News Corp’s Rupert Murdoch (left) and chief executive Robert Thomson (right) at a press conference in August. Photo: Simon O’Dwyer Twitter shares spiked last night.
Here’s another great example of just how skittish markets are these days.
Media giant News Corp was overnight forced to deny vague market rumours that it was going to buy, or had already bought, a stake in Twitter.
The rumour, which was – among other news outlets – reported by News Corp’s very own Marketwatch site, lifted shares in Twitter, the beleaguered social network, by as much as 14 per cent.
The stock retreated following the denial, but still finished the regular trading session on the New York Stock Exchange about 4 per cent higher.
That News Corp would at least consider buying a stake in Twitter – whose shares are trading near their lowest levels since listing in 2013 – is not entirely implausible. After all, the company dropped $US580 million on MySpace – a kind of forerunner to Facebook, back in 2005 (although it sold the business for just $US35 million in 2011, and later described the investment as a “huge mistake”).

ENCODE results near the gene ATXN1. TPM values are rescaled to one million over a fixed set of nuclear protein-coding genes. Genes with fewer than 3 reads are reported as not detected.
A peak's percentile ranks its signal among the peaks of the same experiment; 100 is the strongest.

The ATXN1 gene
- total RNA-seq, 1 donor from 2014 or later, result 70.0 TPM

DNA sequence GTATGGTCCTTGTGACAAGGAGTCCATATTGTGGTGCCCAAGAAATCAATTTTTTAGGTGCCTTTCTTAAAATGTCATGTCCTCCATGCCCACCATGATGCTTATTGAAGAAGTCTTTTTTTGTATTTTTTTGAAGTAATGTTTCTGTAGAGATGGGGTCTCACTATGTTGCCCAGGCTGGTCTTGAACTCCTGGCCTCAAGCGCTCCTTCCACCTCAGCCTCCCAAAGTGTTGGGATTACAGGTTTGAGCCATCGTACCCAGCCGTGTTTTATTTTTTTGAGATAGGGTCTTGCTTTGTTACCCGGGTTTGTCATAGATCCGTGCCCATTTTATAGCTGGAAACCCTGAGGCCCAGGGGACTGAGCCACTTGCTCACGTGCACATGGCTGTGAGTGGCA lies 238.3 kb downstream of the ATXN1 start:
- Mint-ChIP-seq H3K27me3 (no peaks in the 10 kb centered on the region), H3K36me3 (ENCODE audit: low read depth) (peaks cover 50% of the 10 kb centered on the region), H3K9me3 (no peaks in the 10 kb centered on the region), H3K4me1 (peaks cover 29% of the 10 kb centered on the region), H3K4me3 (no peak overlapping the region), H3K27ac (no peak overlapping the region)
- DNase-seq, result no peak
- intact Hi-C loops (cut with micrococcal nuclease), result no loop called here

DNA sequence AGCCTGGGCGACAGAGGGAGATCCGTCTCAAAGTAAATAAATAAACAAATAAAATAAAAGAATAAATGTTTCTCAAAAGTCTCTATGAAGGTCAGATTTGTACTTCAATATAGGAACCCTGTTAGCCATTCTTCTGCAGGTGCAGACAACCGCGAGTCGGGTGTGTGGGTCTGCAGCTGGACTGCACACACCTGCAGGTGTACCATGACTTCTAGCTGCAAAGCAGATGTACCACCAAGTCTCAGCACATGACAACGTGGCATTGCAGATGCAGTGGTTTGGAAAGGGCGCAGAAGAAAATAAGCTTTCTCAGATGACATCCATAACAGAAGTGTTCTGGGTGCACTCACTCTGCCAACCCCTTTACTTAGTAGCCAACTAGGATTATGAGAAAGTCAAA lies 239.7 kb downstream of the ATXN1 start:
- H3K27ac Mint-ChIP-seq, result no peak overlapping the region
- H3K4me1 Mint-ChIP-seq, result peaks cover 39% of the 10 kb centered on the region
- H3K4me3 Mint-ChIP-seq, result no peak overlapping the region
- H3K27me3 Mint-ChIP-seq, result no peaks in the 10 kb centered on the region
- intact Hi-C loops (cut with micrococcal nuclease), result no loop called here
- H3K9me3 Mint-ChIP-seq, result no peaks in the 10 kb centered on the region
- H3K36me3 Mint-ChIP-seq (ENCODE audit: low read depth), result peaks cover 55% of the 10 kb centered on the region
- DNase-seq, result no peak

Also, don’t forget News Corp’s billionaire boss, Rupert Murdoch is clearly a fan of the service. He’s a prodigious tweeter, having posted his most recent tweet just five hours before publication of this story. Obama says Australia second biggest anti-iSIS fighter. So where the heck are NATO partners?— Rupert Murdoch (@rupertmurdoch) January 20, 2016
Yet alas, any Twitter investment is clearly not happening. ” The rumour is untrue,” a New York-based representative for News Corp told Fairfax categorically.
These types of shady rumours tend to emerge when companies are struggling, and for Twitter that is certainly true. Its stock has tumbled more than 50 per cent over the past year – amid investor concerns over its the lack of growth in its user base. Twitter has 320 million monthly active users, compared to 1.5 billion for the social media behemoth Facebook.
To add to its woes, Twitter suffered a widespread outages on Tuesday, rendering millions of users across the globe unable to access the service.